Monday, 7 August 2017

Spy Quest Mission - Part II (This time it's Personal)

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This post follows up on my professional experience of meeting Spy Quest author David Goucher and details my experiences with my youngest son.

I got excited about Pokemon Go this time last year after downloading the game to "See what all the fuss was about" after a fantastic early experience which matched John Hankes aims I felt that the all elusive "Product Market fit" had been achieved (See Pokemon Go Tech Vs Policy Makers).

The exact same can be said of my Spy Quest experience with my son.

As the meeting was in a book shop I thought I'd pick up Spy Quests Polybius and get through the first couple of chapters.

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Not sure if this was intentional or not but the opening chapter being set in the 1980s provides a bit of nostalgia for the grown ups reading to their kids in the way that Wreck it Ralph does (For more about this meeting please see Spy Quest Mission - Part I).

No Way Man! Too Cool!
The day after my first meeting with David and I take my son out for a walk specifically to talk about my meeting with David.

The reason? Because we tell our kids that they can do anything they set their mind to and Mr Goucher and Agent Jones exemplifies this!!

I tell him about everything from my previous post about Spy Quest. Books are very important to us so to be able to say that David became a police officer because of the books that he read helps demonstrate one of our mantras very well:

"That Books are the most powerful weapons in the world" 

(We tell our kids that their words are the most powerful things in the world and that books are the most powerful weapons).

Of course they will come up with all kinds of "Ah what about swords, guns and bombs etc, etc"

"Well what would you do if you wanted to make a sword or gun or bomb, how would you make one?" We'll ask.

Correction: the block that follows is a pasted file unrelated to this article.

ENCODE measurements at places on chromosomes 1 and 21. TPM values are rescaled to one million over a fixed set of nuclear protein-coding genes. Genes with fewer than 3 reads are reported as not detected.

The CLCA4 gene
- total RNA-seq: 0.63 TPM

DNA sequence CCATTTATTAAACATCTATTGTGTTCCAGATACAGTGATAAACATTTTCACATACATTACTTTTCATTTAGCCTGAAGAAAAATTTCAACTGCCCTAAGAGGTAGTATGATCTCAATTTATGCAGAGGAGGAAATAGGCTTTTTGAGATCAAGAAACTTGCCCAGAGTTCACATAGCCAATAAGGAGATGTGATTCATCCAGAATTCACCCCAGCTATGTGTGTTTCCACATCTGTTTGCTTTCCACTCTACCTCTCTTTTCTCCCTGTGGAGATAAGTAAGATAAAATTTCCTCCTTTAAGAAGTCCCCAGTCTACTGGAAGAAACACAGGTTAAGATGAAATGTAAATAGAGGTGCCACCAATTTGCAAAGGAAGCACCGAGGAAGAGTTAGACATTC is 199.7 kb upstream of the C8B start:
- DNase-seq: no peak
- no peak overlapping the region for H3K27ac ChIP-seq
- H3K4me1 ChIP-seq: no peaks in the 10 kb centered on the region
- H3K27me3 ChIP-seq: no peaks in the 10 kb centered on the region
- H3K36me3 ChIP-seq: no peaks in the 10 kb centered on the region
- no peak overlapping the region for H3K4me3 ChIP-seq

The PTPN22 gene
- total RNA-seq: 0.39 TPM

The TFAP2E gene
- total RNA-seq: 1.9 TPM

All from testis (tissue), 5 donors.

"I'd get a book about it" Point made. Thank you very much! Lol.

We discuss how getting into the police took 6 years and that his growth mindset saw him become a real life spy guy... and now he's training kids to be spy guys.

I discuss how people loved playing Spy Quest when they were on holiday so much that they told Disney to check it out. I told him that he's worked with Stan Lee's right hand man, Andy Briggs.

I talk about the plot of the first book about the Polybuis urban legend and how the hero of the book wins a contest because he's good at computer games.


Is a phrase that's used a number of times on our walk... and that's before we've even read the book or try the game! He must have stopped 5 or 6 times to exclaim the statement above.

If I worked at a school I'd most definitely arrange for David to stop by to talk about his books, as well as to discuss his work as a police officer and to run a Spy Quest mission!!

We agree to stop by the book shop to get the book.

Chapter 1 - Hooked!
Having a house full of gamer boys the plot soon has his imagination, especially as he can identify with the frustrations of being interrupted with one of his games, as the young hero of Polybuis does by his sister.

The book and David's story sure has his imagination fired up as we read the first few chapters.

Chapter 2 - Family Fun
When we come across the first Spy Quest code in the book we get the whole family involved. When was the last time that the 16 and 14 year old willingly did something that their little brother was doing?

Now let me think? Oh yeah. This time last year with Pokemon Go.

Everyone gives the code a go with some interesting (And by 'Interesting' I mean in a "we'd-be-rubbish-spy-guy-kind-of-way") results.

Isaac is keen to know if his code was right and asks if I can send it to David.

Chapter 3 - Mysterious Call
The day that I send it a mysterious message appears on Skype. It simply says

"Agent Isaac, I need your help" Agent Jones.

Just like the book we wonder about how Agent Jones was able to get in touch with him? How did they know our Skype username? We also wonder why Isaac and not any one else in the house was contacted? "

"Maybe it's because kids make the best spy guys... Just like the book!" Isaac exclaims.